The Department of Homeland Security considers construction an “essential critical infrastructure workforce.” However, all safety measures that can be taken, should be taken. The National Association of Home Builders (NAHB) has taken the initiative and put together a detailed plan that outlines the steps that every employer and employee can take to reduce the risk of exposure to COVID-19.
The plan describes how to prevent worker exposure to coronavirus, protective measures to be taken on the job site, personal protective equipment and work practice controls to be used, cleaning and disinfecting procedures, and OSHA guidance on what to do if a worker becomes sick, including record-keeping requirements.
National Association of Home Builders COVID-19 Plan:
These resources are also available in Spanish, here.
Gulfshore Insurance is focused on supporting and addressing client concerns. Visit our Coronavirus Resource Center for guidance on risk management measures and resources to help manage ongoing operations.
Effective January 15, 2020, the U.S. Department of Labor (DOL) has increased the maximum allowable penalty amounts for OSHA violations in federally-mandated states.
The 2020 numbers are a result of a cost-of-living adjustment multiplier based on the Consumer Price Index, which was calculated at 1.101764 as of October 2019. The most recent penalty amount for each level of violation was multiplied by this number and rounded to the nearest dollar.
The maximum penalty amounts that may now be assessed are:
For more information: OSHA Memo, Jan 10, 2020.
We know that employee workplace injuries drive up your cost of insurance. It is also no surprise that employees who work in physical trades are more susceptible to a workplace injury. Knowing the most common workplace injuries across all types of construction companies can help you prevent them from occurring.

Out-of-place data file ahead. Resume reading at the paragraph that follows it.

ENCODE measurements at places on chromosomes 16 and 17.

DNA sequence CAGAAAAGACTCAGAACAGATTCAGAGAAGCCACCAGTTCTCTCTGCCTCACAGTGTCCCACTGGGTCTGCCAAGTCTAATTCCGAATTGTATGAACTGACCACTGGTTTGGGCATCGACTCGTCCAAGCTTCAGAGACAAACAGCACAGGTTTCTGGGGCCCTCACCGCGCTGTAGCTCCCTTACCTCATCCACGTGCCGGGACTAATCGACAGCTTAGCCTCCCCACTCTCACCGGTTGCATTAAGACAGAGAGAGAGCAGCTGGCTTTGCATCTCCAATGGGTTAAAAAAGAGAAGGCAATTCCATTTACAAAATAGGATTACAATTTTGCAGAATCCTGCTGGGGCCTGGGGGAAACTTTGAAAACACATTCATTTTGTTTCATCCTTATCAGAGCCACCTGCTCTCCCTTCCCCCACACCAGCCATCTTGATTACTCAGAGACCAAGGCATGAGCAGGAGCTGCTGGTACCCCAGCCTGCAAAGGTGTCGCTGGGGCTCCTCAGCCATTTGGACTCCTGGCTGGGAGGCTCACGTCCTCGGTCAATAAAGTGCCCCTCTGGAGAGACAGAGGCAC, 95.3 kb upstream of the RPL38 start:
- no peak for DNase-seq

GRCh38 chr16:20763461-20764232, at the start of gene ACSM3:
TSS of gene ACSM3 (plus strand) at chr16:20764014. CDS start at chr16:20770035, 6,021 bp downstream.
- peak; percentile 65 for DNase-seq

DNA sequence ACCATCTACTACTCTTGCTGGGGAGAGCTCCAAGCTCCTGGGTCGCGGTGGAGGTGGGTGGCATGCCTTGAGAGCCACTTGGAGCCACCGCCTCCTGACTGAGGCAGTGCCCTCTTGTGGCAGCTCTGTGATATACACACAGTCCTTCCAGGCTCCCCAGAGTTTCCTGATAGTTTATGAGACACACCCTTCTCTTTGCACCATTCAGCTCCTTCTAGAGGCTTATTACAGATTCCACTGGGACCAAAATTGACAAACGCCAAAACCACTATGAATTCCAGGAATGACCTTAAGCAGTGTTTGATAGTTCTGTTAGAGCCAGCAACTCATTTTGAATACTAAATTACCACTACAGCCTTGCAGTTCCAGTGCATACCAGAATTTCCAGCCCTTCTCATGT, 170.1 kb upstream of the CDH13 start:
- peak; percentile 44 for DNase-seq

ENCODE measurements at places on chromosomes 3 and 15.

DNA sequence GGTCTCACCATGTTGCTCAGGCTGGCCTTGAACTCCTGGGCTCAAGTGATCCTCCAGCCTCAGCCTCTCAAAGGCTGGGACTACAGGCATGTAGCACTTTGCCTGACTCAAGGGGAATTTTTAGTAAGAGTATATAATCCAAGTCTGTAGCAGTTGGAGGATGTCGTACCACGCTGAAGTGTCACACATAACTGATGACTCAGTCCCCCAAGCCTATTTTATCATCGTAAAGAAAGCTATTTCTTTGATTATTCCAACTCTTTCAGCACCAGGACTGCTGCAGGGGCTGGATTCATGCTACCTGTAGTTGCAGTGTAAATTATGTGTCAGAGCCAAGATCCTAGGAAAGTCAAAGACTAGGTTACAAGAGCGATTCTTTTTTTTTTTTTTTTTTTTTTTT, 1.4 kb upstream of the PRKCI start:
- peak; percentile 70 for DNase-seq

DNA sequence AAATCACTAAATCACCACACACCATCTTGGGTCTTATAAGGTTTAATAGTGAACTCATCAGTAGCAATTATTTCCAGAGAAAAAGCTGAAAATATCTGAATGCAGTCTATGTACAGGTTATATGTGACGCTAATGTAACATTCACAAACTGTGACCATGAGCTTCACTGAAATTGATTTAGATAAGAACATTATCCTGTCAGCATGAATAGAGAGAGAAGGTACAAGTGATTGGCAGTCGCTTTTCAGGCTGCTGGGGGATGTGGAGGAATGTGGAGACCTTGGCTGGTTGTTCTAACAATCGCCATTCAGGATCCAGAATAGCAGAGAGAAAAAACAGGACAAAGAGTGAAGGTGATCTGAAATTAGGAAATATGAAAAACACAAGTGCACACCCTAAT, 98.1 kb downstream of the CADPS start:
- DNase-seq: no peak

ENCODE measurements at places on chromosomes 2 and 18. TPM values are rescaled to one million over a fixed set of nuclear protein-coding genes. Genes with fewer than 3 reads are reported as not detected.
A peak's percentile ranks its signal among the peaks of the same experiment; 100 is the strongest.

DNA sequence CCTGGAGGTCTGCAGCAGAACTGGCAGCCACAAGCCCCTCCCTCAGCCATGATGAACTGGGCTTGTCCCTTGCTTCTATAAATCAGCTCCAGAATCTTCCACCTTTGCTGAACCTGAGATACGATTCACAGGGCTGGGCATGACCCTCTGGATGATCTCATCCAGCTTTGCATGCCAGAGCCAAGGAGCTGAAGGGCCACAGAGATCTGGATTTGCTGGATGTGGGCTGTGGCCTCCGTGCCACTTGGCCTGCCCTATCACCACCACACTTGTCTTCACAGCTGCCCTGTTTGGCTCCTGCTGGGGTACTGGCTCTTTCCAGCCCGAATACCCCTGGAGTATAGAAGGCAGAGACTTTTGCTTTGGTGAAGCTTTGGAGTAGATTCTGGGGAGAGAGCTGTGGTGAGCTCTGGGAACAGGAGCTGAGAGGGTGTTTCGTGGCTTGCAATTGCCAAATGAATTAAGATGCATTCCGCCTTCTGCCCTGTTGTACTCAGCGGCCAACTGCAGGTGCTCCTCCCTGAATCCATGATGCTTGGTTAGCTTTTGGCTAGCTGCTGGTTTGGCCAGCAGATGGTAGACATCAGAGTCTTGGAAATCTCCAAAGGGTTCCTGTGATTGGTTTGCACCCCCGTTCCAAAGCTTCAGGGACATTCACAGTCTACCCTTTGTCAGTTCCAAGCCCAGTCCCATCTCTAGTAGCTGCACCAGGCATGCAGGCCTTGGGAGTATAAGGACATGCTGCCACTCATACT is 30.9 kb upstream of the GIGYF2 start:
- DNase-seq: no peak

Here are the Top 5 Workplace Injuries for the Construction Industry.
Cuts & Lacerations:
Construction workers are always at risk of cuts and gashes from a myriad of potential dangers. However, these are often the easiest to avoid. Make sure you crews are using and wearing their PPE!
Slipping, tripping and falling should always be of concern. A fall from just one or two steps up on a ladder can result in broken bones and severe injury. Remind your crews to use extreme caution and proper technique with ladders and scaffolding and keep work areas neat and clear of tripping hazards.
The two main causes are falling objects and workers hitting their head on objects. Hard hats can prevent most of these injuries – be sure your crews are using them!
Burns are always near the top of the list of most common construction injuries. Hot equipment, exposed wires, chemicals, etc. are all contributors to this category.
It should be no surprise that heat stroke makes it into the top 5 in the state of Florida. If your employees are exposed to the elements, give them the tools they need to be protected from the heat. Water coolers, Gatorade, tents for shade. These are small expenses that will go a long way for moral and the safety of your employees.
At Gulfshore Insurance, we specialize in insurance and risk management for construction industry. We work with thousands of contractors throughout Florida and we are happy to assist you with training materials, safety programs, and insurance for your business.
Jeffrey Sanders, TRIP is Client Advisor at Gulfshore Insurance. Jeff works with a wide range of business clients to deliver strategic risk analysis, guidance, and insurance. Comments and questions are welcome at email@example.com